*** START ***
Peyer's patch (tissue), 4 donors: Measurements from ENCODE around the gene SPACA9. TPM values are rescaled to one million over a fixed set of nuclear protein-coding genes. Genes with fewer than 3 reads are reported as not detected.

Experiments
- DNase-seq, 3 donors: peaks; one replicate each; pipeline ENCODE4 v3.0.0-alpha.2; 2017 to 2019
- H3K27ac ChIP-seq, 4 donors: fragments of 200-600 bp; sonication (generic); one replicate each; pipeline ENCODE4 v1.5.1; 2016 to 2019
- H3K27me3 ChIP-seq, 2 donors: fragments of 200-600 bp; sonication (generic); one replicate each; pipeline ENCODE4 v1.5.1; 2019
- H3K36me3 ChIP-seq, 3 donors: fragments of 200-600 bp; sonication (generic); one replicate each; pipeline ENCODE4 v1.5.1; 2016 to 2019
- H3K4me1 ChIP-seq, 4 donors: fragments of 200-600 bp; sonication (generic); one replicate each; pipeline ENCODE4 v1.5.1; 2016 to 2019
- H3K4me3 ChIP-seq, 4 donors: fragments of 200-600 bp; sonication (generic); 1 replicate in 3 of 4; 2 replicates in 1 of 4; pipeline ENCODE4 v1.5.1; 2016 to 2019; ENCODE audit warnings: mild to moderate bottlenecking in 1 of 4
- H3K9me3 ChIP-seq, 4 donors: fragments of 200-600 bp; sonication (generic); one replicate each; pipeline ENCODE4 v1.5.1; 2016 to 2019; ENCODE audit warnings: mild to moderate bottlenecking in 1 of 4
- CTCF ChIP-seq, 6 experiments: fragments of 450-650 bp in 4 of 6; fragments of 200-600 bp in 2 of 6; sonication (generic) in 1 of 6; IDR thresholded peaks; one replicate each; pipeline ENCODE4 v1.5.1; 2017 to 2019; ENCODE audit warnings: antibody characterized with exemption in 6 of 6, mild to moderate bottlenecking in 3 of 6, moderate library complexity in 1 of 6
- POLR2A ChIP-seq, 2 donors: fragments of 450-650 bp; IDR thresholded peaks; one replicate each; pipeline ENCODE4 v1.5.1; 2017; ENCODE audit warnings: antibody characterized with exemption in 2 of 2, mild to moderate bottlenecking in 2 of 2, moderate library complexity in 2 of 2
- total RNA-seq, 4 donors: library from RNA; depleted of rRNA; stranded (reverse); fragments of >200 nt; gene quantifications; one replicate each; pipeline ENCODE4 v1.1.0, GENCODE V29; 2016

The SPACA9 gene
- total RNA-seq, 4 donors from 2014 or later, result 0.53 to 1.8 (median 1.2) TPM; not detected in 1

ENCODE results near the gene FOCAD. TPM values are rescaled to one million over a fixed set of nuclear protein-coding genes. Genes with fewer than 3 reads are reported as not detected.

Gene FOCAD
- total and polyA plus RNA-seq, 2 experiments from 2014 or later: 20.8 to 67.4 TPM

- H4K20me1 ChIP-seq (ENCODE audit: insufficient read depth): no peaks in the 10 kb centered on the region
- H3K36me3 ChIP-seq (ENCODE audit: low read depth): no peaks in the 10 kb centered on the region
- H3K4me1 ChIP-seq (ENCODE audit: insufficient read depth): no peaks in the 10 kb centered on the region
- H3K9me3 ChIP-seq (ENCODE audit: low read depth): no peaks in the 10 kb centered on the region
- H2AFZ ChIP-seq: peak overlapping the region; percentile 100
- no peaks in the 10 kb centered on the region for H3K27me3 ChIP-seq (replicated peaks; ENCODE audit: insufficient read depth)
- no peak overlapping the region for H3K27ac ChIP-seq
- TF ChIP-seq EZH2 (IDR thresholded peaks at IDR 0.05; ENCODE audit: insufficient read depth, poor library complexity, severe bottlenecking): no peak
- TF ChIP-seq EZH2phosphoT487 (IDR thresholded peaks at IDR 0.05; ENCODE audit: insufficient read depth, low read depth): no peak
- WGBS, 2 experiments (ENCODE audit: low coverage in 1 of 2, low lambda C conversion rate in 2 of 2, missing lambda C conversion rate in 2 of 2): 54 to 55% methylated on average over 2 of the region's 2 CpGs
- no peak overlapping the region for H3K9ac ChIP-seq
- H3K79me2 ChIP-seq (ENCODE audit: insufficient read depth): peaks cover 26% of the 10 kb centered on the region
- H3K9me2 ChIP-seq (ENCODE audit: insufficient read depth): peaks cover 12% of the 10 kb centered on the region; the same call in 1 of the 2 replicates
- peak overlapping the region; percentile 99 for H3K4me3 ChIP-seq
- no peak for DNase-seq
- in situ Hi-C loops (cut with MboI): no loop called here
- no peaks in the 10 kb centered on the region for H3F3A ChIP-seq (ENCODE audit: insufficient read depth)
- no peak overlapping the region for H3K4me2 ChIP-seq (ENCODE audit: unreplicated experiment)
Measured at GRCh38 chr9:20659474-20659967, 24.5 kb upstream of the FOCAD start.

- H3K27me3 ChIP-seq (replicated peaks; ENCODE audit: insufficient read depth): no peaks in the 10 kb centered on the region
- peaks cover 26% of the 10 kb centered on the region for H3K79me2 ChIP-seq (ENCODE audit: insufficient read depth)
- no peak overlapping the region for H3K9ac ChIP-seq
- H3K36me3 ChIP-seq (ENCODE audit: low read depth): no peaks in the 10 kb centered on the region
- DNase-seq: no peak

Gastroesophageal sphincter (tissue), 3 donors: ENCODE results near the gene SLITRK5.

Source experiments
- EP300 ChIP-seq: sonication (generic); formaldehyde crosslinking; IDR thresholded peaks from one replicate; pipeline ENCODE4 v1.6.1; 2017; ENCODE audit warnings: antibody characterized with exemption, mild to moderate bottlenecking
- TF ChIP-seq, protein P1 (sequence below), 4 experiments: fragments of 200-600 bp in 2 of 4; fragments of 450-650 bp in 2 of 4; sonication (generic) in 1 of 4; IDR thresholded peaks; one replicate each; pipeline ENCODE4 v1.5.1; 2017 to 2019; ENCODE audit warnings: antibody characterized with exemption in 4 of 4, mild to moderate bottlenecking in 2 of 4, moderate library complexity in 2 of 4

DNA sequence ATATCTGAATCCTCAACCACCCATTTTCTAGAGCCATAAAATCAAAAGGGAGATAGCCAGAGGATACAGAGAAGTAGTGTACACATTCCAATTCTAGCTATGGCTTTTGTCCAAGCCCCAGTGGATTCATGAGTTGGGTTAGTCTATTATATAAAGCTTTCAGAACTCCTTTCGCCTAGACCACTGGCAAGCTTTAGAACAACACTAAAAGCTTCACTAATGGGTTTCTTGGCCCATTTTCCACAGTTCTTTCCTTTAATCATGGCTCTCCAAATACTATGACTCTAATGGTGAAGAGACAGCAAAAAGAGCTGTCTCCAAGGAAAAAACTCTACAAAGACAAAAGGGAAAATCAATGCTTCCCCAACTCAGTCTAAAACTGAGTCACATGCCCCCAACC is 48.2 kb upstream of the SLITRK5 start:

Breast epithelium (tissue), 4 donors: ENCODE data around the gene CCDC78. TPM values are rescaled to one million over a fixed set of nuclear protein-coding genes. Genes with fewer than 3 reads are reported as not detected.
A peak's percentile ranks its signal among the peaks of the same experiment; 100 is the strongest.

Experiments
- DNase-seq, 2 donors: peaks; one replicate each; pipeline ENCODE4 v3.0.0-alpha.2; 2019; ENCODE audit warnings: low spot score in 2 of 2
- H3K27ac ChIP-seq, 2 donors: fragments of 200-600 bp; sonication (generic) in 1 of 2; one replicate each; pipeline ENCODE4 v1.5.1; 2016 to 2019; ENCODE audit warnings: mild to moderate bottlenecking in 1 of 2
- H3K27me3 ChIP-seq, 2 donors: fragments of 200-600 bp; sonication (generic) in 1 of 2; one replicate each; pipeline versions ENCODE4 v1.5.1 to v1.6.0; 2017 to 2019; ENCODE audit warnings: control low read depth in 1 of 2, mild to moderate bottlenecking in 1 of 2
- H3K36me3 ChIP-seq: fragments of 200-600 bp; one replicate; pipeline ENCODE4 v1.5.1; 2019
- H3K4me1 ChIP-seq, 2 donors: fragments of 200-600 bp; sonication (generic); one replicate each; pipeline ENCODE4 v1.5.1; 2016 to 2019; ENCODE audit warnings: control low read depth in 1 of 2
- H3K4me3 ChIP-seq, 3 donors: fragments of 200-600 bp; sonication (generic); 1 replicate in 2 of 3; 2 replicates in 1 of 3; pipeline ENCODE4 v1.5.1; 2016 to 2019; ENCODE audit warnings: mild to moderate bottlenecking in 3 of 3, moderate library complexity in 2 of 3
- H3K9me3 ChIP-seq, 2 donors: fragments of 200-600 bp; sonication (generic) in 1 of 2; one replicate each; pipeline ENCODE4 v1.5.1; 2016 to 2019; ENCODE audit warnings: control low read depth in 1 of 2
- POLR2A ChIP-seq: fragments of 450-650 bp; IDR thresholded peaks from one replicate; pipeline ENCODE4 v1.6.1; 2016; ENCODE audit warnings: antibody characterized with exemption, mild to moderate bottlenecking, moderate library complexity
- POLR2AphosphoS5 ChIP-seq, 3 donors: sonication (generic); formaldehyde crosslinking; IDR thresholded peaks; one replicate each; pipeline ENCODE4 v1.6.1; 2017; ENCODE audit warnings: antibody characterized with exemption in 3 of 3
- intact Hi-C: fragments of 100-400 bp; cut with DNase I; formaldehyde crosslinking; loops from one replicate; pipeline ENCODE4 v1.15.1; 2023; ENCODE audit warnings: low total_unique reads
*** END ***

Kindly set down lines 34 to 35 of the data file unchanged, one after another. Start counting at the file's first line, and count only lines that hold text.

- no peaks in the 10 kb centered on the region for H3F3A ChIP-seq (ENCODE audit: insufficient read depth)
- no peak overlapping the region for H3K4me2 ChIP-seq (ENCODE audit: unreplicated experiment)